WarioWare: Smooth Moves Impressions

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May 13, 2007

IT'S... WarioWare.  Having played the original and Touched!, the basic structure is familiar.  Play a series of goofy microgames loosely arranged into groups, play until they get too difficult or fast for you.  This is probably the least easy to just pick up and play, though.  The original game had very simple controls: D-pad and A button.  Touched! used the touch screen, so while there were more possibilities you pretty much knew they had to do with tapping the touch screen or making dragging motions with it... well, other than the microphone games.  With the wiimote, though, there are a shitload of possibilities.

They design the games for the controller to be used in various ways.  Before each microgame it gives you a name/image of the particular way you should hold it.  "The Remote Control" for aiming it forward.  "The Umbrella" for holding it up.  "The Chauffeur" for holding it with both hands, buttons facing you.  "The Elephant" for holding it with both hands at your nose.  The first time you run across any new one it stops to give you a silly explanation for it, but they're not always perfect.  "Tug of War", for instance, is for holding the controller with both hands, pointed toward the screen (or more accurately the sensor bar).  It said to hold it near one's navel, so that's what I did.  However, I was holding it right near my body when the game means for it to be held a bit out; holding it right near my body it was then impossible to make pulling-back gestures from the get-go.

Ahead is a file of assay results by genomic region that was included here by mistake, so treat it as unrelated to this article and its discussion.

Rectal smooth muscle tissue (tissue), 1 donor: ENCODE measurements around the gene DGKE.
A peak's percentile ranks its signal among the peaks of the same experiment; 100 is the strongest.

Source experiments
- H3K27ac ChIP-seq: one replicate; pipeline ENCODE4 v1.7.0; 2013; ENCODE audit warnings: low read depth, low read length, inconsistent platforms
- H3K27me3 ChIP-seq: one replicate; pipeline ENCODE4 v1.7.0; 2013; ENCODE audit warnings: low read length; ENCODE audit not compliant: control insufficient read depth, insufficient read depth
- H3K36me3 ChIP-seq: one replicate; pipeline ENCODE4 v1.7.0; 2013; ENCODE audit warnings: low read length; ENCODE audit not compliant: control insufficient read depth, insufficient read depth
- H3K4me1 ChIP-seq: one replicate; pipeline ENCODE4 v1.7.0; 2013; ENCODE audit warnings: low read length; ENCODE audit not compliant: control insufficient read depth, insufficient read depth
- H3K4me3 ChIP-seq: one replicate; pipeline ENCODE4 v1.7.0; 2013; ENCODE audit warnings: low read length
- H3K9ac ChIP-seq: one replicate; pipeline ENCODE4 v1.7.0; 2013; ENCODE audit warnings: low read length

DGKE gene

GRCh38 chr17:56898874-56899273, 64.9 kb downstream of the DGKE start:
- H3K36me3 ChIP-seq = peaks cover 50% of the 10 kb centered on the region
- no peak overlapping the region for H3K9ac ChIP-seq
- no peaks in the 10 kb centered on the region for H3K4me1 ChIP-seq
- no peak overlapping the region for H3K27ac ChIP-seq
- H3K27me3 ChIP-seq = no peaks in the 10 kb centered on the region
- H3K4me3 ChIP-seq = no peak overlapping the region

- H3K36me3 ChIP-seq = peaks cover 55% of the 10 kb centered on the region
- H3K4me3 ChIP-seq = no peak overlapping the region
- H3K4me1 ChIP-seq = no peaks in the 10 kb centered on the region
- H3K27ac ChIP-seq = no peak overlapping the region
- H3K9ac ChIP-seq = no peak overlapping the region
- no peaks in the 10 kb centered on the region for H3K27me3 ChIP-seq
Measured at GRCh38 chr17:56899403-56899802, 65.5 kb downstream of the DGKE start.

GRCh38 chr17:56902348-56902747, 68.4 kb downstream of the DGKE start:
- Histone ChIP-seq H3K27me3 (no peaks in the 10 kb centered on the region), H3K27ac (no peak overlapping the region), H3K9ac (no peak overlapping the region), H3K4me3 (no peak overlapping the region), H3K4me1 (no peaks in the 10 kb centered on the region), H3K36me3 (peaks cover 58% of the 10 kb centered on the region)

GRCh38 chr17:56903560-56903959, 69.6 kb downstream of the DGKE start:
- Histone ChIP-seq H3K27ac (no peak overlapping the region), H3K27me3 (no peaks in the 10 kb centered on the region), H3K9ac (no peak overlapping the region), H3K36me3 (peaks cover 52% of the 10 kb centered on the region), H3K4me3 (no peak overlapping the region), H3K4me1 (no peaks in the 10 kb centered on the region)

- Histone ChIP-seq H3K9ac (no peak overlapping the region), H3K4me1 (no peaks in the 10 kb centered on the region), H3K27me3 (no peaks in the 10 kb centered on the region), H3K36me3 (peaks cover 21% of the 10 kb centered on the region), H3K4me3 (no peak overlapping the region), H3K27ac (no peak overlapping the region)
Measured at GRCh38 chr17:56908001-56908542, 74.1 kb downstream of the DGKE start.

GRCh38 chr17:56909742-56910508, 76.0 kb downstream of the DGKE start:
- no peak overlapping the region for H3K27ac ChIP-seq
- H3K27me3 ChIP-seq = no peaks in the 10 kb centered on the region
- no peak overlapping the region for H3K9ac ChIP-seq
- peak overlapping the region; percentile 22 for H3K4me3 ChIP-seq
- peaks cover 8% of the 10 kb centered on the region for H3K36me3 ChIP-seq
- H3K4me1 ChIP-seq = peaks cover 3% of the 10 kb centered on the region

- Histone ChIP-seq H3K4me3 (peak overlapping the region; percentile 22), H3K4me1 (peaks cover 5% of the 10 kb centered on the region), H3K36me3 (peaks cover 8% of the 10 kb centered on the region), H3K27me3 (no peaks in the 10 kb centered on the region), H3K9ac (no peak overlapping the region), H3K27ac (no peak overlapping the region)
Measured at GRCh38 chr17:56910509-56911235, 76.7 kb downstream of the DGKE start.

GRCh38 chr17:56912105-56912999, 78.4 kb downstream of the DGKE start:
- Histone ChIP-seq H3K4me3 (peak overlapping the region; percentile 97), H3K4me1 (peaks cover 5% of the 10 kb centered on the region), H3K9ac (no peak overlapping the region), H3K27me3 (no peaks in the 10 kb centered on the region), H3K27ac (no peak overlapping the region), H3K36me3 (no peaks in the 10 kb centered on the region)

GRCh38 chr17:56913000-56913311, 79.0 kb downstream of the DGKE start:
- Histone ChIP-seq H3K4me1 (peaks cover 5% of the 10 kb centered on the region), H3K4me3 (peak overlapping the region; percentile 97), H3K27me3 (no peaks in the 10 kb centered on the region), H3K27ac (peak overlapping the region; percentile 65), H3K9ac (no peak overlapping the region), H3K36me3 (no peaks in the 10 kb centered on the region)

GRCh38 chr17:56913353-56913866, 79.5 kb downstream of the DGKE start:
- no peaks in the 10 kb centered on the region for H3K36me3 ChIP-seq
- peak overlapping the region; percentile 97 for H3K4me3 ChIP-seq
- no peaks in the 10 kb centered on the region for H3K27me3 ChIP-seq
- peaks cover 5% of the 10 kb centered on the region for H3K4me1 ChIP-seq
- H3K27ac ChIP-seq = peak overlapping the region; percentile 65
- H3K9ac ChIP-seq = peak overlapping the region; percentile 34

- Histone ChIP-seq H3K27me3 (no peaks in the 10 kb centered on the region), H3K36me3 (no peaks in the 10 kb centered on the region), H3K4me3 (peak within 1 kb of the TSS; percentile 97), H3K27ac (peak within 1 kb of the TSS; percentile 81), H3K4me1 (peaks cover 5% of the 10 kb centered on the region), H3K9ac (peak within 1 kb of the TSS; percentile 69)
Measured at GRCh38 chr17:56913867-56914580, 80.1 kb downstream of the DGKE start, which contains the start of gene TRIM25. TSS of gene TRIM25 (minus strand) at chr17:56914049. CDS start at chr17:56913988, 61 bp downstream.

Once you understand what they want, though, the new possibilities are a lot of fun.  I've still yet to learn a good half of the possible moves, but my favorite thus far may be "The Samurai" simple for how different it is than the others.  Hold it with your dominant hand near your waist on the opposite side of the body... then at the right time either move it out from your body for slashing something/handing something/tossing something or move it up/down for something like a guitar.

My biggest complaint about the game so far, though, is that some of the microgames attempt to use the sensor bar for "depth", but it doesn't always work so hot.  It's not always immediately obvious in a game whether the motion of an object on screen should be controlled by your pointing on an XY plane (as in menus) or an XZ plane.  It's also harder to determine the limits of motion in such XZ games, as there's no obvious "top" and "bottom" to deal with.  Perhaps practice will make perfect, but it's another way these games aren't as immediately accessible as past WarioWare titles.